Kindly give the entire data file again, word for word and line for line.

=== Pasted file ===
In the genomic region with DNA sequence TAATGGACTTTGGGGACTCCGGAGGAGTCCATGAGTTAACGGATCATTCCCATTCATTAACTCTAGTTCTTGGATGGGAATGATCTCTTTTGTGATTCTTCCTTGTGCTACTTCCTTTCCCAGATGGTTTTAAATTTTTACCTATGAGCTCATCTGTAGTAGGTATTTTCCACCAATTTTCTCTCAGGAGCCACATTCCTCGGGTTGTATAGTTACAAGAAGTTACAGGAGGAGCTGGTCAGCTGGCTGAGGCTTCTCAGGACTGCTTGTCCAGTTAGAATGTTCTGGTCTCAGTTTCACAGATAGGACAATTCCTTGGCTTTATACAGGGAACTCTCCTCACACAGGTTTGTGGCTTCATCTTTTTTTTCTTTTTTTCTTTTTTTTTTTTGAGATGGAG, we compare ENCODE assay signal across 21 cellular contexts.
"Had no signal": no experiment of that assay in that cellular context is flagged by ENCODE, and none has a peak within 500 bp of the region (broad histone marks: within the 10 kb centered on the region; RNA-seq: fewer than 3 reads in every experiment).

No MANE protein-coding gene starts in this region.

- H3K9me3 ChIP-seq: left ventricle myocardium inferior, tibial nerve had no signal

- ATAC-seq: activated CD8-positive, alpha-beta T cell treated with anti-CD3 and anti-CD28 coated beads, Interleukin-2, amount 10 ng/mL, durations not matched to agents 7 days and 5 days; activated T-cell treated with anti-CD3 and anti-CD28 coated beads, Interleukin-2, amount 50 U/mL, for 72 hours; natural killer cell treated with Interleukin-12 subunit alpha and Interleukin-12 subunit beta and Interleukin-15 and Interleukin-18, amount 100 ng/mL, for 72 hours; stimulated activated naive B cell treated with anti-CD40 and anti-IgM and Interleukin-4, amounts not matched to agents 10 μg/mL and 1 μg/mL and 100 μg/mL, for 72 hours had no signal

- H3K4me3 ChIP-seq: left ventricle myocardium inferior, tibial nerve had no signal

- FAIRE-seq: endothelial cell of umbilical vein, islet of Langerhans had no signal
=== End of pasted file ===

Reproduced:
In the genomic region with DNA sequence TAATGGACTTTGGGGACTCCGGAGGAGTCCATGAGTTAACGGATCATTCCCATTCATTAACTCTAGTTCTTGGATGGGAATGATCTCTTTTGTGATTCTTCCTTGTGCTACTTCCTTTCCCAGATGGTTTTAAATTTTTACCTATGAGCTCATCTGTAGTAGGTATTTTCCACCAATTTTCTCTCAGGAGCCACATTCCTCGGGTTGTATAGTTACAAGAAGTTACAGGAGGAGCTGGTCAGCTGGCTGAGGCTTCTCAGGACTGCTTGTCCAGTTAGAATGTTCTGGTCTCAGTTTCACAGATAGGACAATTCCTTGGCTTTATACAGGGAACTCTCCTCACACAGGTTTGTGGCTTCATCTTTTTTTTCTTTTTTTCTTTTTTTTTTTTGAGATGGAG, we compare ENCODE assay signal across 21 cellular contexts.
"Had no signal": no experiment of that assay in that cellular context is flagged by ENCODE, and none has a peak within 500 bp of the region (broad histone marks: within the 10 kb centered on the region; RNA-seq: fewer than 3 reads in every experiment).

No MANE protein-coding gene starts in this region.

- H3K9me3 ChIP-seq: left ventricle myocardium inferior, tibial nerve had no signal

- ATAC-seq: activated CD8-positive, alpha-beta T cell treated with anti-CD3 and anti-CD28 coated beads, Interleukin-2, amount 10 ng/mL, durations not matched to agents 7 days and 5 days; activated T-cell treated with anti-CD3 and anti-CD28 coated beads, Interleukin-2, amount 50 U/mL, for 72 hours; natural killer cell treated with Interleukin-12 subunit alpha and Interleukin-12 subunit beta and Interleukin-15 and Interleukin-18, amount 100 ng/mL, for 72 hours; stimulated activated naive B cell treated with anti-CD40 and anti-IgM and Interleukin-4, amounts not matched to agents 10 μg/mL and 1 μg/mL and 100 μg/mL, for 72 hours had no signal

- H3K4me3 ChIP-seq: left ventricle myocardium inferior, tibial nerve had no signal

- FAIRE-seq: endothelial cell of umbilical vein, islet of Langerhans had no signal